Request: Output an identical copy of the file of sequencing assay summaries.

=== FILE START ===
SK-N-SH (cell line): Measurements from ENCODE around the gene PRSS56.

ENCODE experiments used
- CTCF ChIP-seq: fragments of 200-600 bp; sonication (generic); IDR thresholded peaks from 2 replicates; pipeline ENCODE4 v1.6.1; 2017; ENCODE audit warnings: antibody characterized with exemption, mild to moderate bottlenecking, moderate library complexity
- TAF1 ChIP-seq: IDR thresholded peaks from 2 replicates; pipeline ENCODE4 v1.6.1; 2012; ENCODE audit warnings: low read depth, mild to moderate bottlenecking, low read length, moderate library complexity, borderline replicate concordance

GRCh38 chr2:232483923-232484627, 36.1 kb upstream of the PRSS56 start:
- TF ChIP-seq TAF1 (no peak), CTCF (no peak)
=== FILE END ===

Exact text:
SK-N-SH (cell line): Measurements from ENCODE around the gene PRSS56.

ENCODE experiments used
- CTCF ChIP-seq: fragments of 200-600 bp; sonication (generic); IDR thresholded peaks from 2 replicates; pipeline ENCODE4 v1.6.1; 2017; ENCODE audit warnings: antibody characterized with exemption, mild to moderate bottlenecking, moderate library complexity
- TAF1 ChIP-seq: IDR thresholded peaks from 2 replicates; pipeline ENCODE4 v1.6.1; 2012; ENCODE audit warnings: low read depth, mild to moderate bottlenecking, low read length, moderate library complexity, borderline replicate concordance

GRCh38 chr2:232483923-232484627, 36.1 kb upstream of the PRSS56 start:
- TF ChIP-seq TAF1 (no peak), CTCF (no peak)